What Is the Interest Rate Gap?
The interest rate gap measures a firm's exposure to interest rate risk. The gap is the distance between assets and liabilities. The most commonly seen examples of an interest rate gap are in the banking industry. A bank borrows funds at one rate and loans the money out at a higher rate. The gap, or difference, between the two rates represents the bank's profit.
- The interest rate gap helps determine a bank or financial institution’s exposure to interest rate risk.
- A negative gap, which is an interest rate gap that is less than one, is when rate-sensitive liabilities are greater than rate-sensitive assets, while a positive gap, which is greater than one, is the opposite.
- Hedging can be used to reduce the risk of a large interest rate gap.
Formula and Calculation of the Interest Rate Gap
IRG=Interest Bearing Assets − IBLwhere:IRG = Interest rate gapIBL = Interest bearing liabilities
The interest rate gap is calculated as interest rate sensitive assets minus interest rate sensitive liabilities.
What the Interest Rate Gap Can Tell You
The interest rate gap shows the risk of rate exposure. Typically, financial institutions and investors use it to develop hedge positions, often through the use of interest rate futures. Gap calculations are dependent on the maturity date of the securities used and the period remaining before the underlying securities reach maturity.
A negative gap, or a ratio less than one, occurs when a bank's interest rate sensitive liabilities exceed its interest rate sensitive assets. A positive gap, or one greater than one, is the opposite, where a bank’s interest rate sensitive assets exceed its interest rate sensitive liabilities. A positive gap means that when rates rise, a bank’s profits or revenues will likely rise.
There are two types of interest rate gaps: fixed and variable. Each measures the difference between rates on assets and liabilities and is an indicator of interest rate risk. Determination of the differential spans a given period for both fixed and variable interest rate gaps. Interest rate gaps can also apply to the difference in interest rates on government securities between two different countries.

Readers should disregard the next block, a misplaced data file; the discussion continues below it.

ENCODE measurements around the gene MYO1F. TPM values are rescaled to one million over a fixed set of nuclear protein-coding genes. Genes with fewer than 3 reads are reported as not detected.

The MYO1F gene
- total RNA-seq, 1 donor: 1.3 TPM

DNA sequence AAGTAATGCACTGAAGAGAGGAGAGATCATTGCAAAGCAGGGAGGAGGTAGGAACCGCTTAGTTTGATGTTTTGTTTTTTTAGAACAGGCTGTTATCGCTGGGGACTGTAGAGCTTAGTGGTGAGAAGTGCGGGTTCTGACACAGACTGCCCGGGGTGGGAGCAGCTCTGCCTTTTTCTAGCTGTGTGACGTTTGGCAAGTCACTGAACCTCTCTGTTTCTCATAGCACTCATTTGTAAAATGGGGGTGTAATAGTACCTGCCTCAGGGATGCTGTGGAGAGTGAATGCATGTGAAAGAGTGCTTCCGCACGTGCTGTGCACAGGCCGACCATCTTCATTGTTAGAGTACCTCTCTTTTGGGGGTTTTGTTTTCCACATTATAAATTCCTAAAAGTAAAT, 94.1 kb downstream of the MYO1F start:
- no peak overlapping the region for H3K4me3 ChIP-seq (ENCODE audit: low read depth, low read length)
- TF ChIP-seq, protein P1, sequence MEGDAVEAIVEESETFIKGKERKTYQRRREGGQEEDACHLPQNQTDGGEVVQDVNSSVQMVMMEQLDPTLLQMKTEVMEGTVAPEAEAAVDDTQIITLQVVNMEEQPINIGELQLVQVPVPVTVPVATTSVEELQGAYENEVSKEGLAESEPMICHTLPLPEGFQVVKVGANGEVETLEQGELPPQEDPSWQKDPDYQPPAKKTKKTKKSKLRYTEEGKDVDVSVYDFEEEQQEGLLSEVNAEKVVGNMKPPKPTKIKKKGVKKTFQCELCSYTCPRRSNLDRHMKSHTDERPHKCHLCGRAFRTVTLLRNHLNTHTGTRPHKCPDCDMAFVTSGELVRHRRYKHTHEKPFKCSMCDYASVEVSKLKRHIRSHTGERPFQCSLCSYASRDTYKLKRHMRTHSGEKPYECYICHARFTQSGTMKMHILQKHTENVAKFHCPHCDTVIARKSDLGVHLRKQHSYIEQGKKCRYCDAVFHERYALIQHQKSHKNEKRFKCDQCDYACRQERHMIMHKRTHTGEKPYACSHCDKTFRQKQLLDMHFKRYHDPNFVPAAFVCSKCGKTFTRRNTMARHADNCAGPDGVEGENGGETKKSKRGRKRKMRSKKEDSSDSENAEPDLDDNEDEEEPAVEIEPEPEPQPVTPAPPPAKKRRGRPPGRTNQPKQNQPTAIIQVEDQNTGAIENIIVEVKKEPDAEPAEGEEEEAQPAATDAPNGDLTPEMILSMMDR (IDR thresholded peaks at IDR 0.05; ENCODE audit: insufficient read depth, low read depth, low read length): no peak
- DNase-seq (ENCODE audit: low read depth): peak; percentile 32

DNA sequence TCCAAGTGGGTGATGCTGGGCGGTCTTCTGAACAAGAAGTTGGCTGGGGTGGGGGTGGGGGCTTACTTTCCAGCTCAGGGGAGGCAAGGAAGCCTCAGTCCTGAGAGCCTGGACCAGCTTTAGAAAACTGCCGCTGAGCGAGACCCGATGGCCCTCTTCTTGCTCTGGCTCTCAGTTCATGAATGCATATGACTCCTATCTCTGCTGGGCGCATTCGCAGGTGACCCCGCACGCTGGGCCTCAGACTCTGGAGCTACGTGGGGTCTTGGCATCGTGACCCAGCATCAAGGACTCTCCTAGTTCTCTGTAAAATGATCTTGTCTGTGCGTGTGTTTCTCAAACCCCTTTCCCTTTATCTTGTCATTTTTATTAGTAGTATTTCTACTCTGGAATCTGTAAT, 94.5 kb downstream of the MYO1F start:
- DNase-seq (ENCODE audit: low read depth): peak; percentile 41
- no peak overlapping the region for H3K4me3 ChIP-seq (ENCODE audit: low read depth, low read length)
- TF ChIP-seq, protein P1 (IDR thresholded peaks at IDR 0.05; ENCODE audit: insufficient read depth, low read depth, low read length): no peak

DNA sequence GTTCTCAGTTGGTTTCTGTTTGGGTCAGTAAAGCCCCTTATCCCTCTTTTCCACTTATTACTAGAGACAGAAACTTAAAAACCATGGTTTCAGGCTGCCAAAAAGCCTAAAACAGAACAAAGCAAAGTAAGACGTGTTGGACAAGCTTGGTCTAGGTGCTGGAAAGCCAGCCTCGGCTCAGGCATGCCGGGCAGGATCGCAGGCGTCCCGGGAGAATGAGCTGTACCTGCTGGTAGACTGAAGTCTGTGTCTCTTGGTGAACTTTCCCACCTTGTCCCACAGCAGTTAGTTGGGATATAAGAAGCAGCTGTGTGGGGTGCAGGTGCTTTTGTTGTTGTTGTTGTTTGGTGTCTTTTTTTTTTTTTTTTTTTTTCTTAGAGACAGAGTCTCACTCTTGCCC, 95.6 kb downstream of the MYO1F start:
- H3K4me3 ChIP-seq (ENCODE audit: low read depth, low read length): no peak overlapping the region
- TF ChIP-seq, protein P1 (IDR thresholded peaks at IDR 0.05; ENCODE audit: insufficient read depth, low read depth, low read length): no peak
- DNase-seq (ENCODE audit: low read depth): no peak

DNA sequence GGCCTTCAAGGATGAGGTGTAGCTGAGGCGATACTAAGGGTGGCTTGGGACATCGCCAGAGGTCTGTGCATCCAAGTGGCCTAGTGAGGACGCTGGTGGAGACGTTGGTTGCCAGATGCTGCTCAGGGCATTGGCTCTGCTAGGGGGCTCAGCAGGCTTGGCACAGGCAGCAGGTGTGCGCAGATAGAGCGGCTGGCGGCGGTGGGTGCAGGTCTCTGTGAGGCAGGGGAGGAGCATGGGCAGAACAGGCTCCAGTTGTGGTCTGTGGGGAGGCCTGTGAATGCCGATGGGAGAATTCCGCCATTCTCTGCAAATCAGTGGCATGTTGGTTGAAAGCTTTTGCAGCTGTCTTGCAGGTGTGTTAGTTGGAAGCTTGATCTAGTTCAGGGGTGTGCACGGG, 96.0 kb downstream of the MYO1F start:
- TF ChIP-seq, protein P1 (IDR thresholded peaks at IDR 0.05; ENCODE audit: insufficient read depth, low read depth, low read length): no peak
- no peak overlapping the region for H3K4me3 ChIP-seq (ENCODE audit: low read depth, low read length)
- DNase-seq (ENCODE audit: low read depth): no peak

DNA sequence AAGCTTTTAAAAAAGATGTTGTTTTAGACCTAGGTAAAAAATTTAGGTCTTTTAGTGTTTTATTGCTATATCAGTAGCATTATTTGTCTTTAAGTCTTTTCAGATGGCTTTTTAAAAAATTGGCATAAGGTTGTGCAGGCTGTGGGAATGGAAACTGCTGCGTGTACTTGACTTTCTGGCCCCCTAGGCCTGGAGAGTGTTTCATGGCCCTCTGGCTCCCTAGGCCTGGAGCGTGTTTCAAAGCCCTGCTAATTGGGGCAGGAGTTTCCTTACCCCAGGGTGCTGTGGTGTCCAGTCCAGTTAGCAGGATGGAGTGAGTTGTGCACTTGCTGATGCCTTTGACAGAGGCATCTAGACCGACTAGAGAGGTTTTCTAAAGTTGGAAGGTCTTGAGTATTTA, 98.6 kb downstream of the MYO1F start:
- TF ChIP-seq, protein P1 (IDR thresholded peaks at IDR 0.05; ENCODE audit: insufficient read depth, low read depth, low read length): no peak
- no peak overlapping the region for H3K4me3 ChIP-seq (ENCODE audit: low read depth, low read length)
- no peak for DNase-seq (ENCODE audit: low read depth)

Who Uses the Interest Rate Gap?
Institutions that profit from interest rate differentials or fund their activities with loans must keep track of the gap. A bank, which hopes to borrow low and loan high, must be keenly aware of the yield curve. The yield curve is the difference among interest rates across the maturity spectrum.
A flat yield curve indicates there is a low differential between liabilities and assets. A flat yield can be harmful to profitability. In an extreme negative instance, a yield curve may become inverted. In this case, short rates are above long rates, and loan business is entirely unprofitable.
For firms that fund large projects, such as building a new nuclear power plant, the interest rate gap lets them know how to secure funding. If they borrow in short-term maturities for a project that is of a long-term nature, they risk that the rate of continuing funding needs will rise, thereby increasing costs. A hedging strategy may be useful to reduce the risk of a sizable interest rate gap.
Example of How to Use the Interest Rate Gap
For example, Bank ABC has $150 million in interest rate sensitive assets (such as loans) and $100 million in interest-rate sensitive liabilities (such as savings accounts and certificates of deposit). The gap ratio is 1.5, or $150 million divided by $100 million.
Or consider Bank of America and its 2020 year-end balance sheet. Bank of America had $1.39 billion in interest-bearing assets, which includes loans and leases, and debt securities. Alternatively, it has some $1.63 billion in interest-related liabilities, such as deposits, short-term borrowings, and debt. In this case, Bank of America’s interest rate gap is -$240 million, or $1.39 billion - $1.63 billion.
The Difference Between the Interest Rate Gap and Earnings Sensitivity
Interest rate gap analysis looks to determine interest rate risk by looking at assets versus liabilities. Meanwhile, earnings sensitivity takes gap analysis a step further. It looks beyond the balance sheet to how interest rates impact a bank’s earnings.
Limitations of Using the Interest Rate Gap
A negative gap may not always be a negative for a financial institution. That is, as interest rates fall, banks earn less from interest-rate-sensitive assets; however, they also pay less on their interest-related liabilities. Banks that have a higher level of liabilities than assets are the ones that see more of a strain on their bottom line from a negative gap.